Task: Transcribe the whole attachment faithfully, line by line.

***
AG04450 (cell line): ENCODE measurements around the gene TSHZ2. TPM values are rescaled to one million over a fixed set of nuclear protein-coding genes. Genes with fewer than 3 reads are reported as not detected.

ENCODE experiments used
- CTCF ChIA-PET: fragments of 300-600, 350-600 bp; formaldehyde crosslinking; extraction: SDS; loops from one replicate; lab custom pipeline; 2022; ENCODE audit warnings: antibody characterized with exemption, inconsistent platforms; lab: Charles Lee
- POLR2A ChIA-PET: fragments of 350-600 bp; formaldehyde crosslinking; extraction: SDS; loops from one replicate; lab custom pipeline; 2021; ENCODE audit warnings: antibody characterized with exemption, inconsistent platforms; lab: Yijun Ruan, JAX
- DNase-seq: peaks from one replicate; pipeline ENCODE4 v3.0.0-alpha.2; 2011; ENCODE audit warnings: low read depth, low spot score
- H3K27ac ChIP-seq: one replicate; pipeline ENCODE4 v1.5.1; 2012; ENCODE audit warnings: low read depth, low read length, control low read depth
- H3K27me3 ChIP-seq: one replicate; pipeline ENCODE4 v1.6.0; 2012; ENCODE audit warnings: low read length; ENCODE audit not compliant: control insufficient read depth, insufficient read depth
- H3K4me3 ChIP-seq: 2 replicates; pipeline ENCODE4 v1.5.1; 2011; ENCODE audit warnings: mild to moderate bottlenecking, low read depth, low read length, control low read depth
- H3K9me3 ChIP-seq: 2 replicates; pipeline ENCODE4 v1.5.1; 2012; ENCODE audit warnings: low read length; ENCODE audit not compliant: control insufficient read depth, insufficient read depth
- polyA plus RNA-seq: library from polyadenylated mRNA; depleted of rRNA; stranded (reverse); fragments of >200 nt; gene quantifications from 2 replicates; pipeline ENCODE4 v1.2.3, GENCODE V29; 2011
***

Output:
AG04450 (cell line): ENCODE measurements around the gene TSHZ2. TPM values are rescaled to one million over a fixed set of nuclear protein-coding genes. Genes with fewer than 3 reads are reported as not detected.

ENCODE experiments used
- CTCF ChIA-PET: fragments of 300-600, 350-600 bp; formaldehyde crosslinking; extraction: SDS; loops from one replicate; lab custom pipeline; 2022; ENCODE audit warnings: antibody characterized with exemption, inconsistent platforms; lab: Charles Lee
- POLR2A ChIA-PET: fragments of 350-600 bp; formaldehyde crosslinking; extraction: SDS; loops from one replicate; lab custom pipeline; 2021; ENCODE audit warnings: antibody characterized with exemption, inconsistent platforms; lab: Yijun Ruan, JAX
- DNase-seq: peaks from one replicate; pipeline ENCODE4 v3.0.0-alpha.2; 2011; ENCODE audit warnings: low read depth, low spot score
- H3K27ac ChIP-seq: one replicate; pipeline ENCODE4 v1.5.1; 2012; ENCODE audit warnings: low read depth, low read length, control low read depth
- H3K27me3 ChIP-seq: one replicate; pipeline ENCODE4 v1.6.0; 2012; ENCODE audit warnings: low read length; ENCODE audit not compliant: control insufficient read depth, insufficient read depth
- H3K4me3 ChIP-seq: 2 replicates; pipeline ENCODE4 v1.5.1; 2011; ENCODE audit warnings: mild to moderate bottlenecking, low read depth, low read length, control low read depth
- H3K9me3 ChIP-seq: 2 replicates; pipeline ENCODE4 v1.5.1; 2012; ENCODE audit warnings: low read length; ENCODE audit not compliant: control insufficient read depth, insufficient read depth
- polyA plus RNA-seq: library from polyadenylated mRNA; depleted of rRNA; stranded (reverse); fragments of >200 nt; gene quantifications from 2 replicates; pipeline ENCODE4 v1.2.3, GENCODE V29; 2011